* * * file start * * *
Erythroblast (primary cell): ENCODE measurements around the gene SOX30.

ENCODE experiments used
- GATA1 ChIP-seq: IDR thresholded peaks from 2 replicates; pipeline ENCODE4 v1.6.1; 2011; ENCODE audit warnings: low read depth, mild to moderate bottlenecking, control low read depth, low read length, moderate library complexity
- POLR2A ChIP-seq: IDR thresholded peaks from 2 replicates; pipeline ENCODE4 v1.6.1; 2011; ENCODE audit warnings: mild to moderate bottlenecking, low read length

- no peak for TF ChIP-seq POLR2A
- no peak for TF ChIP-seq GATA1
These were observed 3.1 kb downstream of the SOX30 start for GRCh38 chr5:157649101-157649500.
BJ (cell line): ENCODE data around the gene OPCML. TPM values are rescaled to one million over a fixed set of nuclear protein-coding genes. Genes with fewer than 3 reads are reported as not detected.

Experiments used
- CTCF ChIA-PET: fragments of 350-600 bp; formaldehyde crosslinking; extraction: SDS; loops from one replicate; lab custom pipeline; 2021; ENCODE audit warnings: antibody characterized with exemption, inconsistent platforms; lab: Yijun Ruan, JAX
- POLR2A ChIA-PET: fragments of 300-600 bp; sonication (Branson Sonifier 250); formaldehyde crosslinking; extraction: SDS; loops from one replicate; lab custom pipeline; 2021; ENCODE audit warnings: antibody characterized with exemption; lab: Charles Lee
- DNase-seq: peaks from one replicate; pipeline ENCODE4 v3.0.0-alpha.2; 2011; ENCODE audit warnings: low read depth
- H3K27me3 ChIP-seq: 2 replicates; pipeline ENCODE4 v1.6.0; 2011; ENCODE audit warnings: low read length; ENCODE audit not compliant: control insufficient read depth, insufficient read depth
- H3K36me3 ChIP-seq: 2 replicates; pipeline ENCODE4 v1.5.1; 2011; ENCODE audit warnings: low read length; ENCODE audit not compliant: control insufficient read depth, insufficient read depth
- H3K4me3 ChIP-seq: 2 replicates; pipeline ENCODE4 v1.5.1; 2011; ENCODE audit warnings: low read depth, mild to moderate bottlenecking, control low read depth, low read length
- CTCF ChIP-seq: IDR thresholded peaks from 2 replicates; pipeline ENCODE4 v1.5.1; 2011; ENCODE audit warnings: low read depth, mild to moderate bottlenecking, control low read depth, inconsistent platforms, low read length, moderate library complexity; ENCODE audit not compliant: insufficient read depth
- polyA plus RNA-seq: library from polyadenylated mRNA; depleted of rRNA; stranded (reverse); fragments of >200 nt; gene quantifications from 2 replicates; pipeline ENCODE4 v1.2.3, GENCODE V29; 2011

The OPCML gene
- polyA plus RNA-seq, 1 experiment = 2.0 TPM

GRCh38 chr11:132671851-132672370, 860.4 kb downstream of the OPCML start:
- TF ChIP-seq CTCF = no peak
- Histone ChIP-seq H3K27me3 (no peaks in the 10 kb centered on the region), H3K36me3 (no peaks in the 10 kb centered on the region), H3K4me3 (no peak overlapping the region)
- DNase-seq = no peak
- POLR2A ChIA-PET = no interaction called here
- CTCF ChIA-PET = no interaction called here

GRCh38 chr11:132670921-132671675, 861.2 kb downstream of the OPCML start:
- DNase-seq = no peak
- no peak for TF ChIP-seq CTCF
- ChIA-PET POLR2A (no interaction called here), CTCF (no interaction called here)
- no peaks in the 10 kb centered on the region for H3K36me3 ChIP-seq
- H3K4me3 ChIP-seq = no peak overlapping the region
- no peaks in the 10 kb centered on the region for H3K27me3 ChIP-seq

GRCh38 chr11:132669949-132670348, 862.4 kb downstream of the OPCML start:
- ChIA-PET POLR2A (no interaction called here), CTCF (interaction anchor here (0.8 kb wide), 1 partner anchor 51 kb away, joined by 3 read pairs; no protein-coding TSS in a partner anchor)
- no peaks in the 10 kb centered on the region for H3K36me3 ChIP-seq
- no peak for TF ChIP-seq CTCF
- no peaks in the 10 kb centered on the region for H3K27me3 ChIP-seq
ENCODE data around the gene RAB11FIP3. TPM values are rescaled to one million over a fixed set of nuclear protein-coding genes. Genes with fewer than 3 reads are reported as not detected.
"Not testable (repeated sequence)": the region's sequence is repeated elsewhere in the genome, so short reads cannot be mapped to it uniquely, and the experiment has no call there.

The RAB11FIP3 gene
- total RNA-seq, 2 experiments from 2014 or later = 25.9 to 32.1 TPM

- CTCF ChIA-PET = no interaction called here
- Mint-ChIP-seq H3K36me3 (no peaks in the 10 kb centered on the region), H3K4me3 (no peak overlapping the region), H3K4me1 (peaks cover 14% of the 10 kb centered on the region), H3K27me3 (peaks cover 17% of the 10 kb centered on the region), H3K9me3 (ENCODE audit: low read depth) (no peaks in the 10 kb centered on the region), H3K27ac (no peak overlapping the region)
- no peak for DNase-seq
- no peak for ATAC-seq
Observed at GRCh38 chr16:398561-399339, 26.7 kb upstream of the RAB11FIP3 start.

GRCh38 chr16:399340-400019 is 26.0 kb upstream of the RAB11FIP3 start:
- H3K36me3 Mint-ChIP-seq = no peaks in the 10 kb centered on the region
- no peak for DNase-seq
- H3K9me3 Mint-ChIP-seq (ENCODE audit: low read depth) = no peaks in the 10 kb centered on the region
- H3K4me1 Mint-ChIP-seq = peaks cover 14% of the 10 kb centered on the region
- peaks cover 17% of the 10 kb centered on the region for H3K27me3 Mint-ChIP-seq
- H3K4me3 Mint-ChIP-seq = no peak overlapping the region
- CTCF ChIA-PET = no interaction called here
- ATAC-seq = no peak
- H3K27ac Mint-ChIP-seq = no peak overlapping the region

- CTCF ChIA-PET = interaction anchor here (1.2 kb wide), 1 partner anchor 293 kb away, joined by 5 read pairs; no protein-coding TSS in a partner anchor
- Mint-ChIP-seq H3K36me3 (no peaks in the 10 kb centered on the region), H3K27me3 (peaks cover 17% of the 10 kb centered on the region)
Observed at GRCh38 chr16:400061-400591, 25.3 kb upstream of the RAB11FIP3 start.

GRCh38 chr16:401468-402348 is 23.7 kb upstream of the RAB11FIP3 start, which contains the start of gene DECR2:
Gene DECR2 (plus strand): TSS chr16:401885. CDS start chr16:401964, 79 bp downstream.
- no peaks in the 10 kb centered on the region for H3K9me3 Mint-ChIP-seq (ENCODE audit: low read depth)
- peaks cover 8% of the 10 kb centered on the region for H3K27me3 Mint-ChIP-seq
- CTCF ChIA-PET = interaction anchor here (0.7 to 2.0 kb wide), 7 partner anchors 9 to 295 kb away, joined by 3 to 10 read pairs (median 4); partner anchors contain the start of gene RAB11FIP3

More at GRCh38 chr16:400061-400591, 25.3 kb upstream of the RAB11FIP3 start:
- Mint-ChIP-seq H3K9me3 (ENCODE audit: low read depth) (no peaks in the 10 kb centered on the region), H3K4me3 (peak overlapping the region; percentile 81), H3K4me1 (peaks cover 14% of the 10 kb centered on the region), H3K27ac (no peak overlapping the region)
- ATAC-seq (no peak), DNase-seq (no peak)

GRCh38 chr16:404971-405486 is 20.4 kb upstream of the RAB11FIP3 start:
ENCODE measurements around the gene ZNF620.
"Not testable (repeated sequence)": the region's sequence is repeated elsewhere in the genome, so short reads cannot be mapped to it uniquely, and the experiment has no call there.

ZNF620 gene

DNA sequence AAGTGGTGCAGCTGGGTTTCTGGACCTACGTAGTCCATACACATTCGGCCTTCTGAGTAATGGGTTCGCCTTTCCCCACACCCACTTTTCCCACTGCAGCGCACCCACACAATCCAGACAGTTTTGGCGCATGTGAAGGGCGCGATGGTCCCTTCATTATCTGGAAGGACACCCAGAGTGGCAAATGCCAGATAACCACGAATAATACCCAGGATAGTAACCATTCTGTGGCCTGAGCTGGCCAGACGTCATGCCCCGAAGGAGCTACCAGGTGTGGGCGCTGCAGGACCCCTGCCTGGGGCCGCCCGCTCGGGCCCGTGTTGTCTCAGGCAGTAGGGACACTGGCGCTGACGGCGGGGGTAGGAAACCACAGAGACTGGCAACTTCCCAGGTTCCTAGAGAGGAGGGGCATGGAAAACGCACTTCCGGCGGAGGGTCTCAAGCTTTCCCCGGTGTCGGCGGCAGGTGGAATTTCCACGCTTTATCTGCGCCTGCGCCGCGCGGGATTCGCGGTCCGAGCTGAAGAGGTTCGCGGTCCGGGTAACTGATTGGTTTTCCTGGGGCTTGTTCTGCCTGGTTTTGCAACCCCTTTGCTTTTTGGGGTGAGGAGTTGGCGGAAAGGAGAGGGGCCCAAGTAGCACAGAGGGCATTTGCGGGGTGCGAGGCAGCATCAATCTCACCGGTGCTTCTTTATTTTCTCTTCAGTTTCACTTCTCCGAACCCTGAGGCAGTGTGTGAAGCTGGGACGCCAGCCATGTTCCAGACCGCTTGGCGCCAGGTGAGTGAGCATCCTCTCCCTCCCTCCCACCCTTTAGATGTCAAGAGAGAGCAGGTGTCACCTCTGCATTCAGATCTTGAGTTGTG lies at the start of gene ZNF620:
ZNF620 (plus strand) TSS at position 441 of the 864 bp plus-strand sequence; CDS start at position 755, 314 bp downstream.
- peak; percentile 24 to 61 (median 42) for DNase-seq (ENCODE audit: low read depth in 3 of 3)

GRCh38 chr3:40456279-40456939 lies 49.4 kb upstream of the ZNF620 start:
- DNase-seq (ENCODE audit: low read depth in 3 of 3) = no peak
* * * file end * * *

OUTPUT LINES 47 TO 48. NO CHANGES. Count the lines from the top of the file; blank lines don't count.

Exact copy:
GRCh38 chr16:399340-400019 is 26.0 kb upstream of the RAB11FIP3 start:
- H3K36me3 Mint-ChIP-seq = no peaks in the 10 kb centered on the region